Jalisco goes for a new fiscal pact that rewards economy and collection efficiency

Jalisco goes for a new fiscal pact that rewards economy and collection efficiency

“There is no proposal for new taxes coming, nor are we currently considering the exit of Jalisco from the pact or from the fiscal model,” said the emecist.

He recalled that the national fiscal coordination system, created between 1978 and 1980, implied the disappearance of 548 local taxes and 14 federal taxes.

To compensate for the reduction in local income, a General Participation Fund was created, from which resources are distributed to the states and with this they are compensated for the loss of income for having ceded tax powers to the Federation.

But today the funds end up being distributed among the entities by the population percentage component with respect to the national, and does not meet the objectives of meeting collection efforts and encouraging economic growth, Alfaro explained.

“This exercise is not a request from the governors to the Federation to ‘reach out’. We want errors and distortions in the distribution of the resources collected to the states to be corrected. The current model is over 40 years old,” he stated.

“We don’t want –he warned- to take money from the poorest states. We want the Federation to stop ripping off the money of all Mexicans.”

“If the current scheme and its laws are not modified, Jalisco would not have to continue with a Fiscal Pact model that does not suit it,” he said.

The proposal seeks to modify the formula for the distribution of these resources, “isolate the population criteria” from the other two components and give more space to the objectives of economic growth and tax collection.

As it is today, the distribution mechanism does not suit Jalisco nor does it compensate for its efforts, which is why a “legitimate defense of the interests of our state” is sought, but without neglecting entities that need them most.

The issue was the subject of consultation in the entity, in which almost half a million Jalisco citizens participated and that resulted in a set of documents, which were sent to the local Congress and whose result will be presented to the Ministry of Finance.

The approach seeks that in this new model the states that benefit the most are not only the entities that need the most resources, but also those that promote collection efficiency and strengthen administrative collaboration ties between all levels of government.

Thus, the four instruments sent to Congress are: updated diagnosis of the fiscal coordination policy; the terms of a new adhesion agreement of Jalisco to the National Fiscal Coordination System (SNCF); a conceptual proposal for a new administrative collaboration agreement in tax matters between Jalisco and the SHCP and an initiative for the creation of the State Tax System.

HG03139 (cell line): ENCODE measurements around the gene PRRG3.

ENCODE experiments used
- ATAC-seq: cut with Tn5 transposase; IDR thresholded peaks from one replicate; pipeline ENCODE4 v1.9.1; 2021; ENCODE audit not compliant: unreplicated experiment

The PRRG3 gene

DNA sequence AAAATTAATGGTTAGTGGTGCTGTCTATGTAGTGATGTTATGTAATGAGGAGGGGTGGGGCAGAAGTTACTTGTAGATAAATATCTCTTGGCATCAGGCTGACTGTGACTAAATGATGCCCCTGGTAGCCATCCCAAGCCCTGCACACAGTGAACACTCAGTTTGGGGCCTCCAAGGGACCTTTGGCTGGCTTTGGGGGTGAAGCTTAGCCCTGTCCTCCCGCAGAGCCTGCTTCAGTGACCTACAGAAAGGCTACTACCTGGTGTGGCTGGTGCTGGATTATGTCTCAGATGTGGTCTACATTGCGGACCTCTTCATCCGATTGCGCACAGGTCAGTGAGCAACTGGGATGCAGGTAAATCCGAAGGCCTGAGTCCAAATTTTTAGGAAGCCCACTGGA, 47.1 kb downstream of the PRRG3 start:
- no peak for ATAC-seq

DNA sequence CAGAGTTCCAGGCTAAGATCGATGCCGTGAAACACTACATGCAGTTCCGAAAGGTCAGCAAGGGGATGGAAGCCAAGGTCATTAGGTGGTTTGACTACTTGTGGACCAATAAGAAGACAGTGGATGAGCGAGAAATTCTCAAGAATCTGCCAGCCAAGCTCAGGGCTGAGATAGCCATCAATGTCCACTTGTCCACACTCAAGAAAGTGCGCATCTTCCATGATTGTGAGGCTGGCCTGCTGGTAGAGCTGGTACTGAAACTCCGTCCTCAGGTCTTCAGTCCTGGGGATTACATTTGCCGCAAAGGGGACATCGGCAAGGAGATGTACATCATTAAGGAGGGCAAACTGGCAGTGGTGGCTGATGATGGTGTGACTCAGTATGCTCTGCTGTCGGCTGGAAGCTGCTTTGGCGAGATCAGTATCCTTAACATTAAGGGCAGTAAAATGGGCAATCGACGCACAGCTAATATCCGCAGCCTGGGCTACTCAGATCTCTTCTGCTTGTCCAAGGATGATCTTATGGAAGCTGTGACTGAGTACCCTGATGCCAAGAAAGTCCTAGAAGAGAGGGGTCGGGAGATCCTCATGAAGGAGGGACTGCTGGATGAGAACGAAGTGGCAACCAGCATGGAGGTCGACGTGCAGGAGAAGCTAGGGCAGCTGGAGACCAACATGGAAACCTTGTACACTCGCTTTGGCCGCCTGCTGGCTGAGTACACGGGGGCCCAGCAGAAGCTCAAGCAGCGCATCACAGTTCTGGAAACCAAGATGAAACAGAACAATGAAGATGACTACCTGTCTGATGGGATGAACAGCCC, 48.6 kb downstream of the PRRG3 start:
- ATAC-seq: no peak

The proposal for a new fiscal pact provides for the revision of the Fiscal Coordination Law and the participation in federal income; of federal contribution funds and administrative collaboration in federal fiscal matters, while the new agreement of adherence to the SNC with the VAT Law; the Income Tax Law and the IEPS Law.

Among the proposed corrections to the Fiscal Coordination System are building a fairer model for states and municipalities, gradually increasing the percentage of Participable Federal Revenue (RFP) that makes up the General Participation Fund (FGP) and the Municipal Development Fund (FFM). ).

Include in this fund the income obtained from the Special Tax on Production and Services (IEPS) for beverages and tobacco from products that are currently excluded but must be incorporated, such as food with a high caloric content and energy drinks and flavorings.

In addition, regarding the IEPS for gasoline and diesel gasoline, the states are not consulted about the increase in subsidies, which causes the resources of the fund to be distributed to fall. In addition, gasoline with an octane rating of less than 91 and diesel or other formulas are included.

The General Coordinator of Strategic Analysis, Abigail Rizo de la Torre, explained that although contributions to the state increase annually, “in percentage terms, they represent less and less of the total federal budget.”

In 2005, for example, “Branch 28, which are the participations, represented approximately 19.2 percent of the federal budget, and by 2022 it represented 18.7 percent. So even though nominally the participations grow, percentagewise they are stagnant”, which harms the state.

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